This paper examines my attempts over the previous five years at using (Peircean) semiotic taxonomies in undergraduate graphic design classes to improve student outcomes. This includes the use of taxonomies to help expand visual diversity among student work, to bring better understanding and greater nuance to visual messaging, and to reinforce basic understandings of how perception functions. This examination will include examples of student work generated from past assignments and proposals for future projects. It will also cover the basics of how semiotic information is introduced to students, and how it is reinforced through a variety of assignments with varying degrees of success. Along with the semiotic theories of Charles Sanders Peirce, students are introduced to Umberto Eco’s thoughts on abduction, basic competing ideas from Ferdinand de Saussure, and a simplified version of John Dewey’s theory of aesthetics.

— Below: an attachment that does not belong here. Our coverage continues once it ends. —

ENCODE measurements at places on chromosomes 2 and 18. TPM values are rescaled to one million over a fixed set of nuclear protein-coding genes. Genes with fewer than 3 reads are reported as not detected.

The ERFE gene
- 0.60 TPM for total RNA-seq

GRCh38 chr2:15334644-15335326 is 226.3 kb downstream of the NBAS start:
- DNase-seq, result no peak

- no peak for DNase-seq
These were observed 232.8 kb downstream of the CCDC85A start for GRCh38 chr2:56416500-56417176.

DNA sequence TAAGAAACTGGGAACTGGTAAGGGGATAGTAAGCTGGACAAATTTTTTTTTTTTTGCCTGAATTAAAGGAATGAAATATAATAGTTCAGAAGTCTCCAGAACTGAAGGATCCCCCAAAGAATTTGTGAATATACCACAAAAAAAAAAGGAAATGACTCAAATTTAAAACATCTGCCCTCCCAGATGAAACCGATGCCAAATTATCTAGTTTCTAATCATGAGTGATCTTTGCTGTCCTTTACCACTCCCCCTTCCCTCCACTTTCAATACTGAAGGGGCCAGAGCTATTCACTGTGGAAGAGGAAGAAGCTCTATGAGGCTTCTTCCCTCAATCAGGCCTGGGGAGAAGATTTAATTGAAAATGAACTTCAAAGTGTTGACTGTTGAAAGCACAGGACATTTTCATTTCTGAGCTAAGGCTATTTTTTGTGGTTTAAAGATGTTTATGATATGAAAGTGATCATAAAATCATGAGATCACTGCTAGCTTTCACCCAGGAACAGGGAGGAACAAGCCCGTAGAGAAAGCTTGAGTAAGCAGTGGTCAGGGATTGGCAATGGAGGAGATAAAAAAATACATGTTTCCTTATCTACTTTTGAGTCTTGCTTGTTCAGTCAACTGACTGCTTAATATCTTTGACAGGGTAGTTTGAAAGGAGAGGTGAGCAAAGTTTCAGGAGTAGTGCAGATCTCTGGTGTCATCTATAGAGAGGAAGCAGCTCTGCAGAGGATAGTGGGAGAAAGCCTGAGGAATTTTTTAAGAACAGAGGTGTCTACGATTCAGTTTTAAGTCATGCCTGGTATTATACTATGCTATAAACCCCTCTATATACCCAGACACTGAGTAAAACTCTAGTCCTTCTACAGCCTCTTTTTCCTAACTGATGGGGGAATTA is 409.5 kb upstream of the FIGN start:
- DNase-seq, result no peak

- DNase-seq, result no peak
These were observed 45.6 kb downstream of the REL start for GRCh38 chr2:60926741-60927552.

|Keywords:||Semiotics, Graphic Design, Charles Sanders Peirce, Classroom|
Associate Professor, Graphic Design, Department of Design, California State University, Sacramento, CA, USA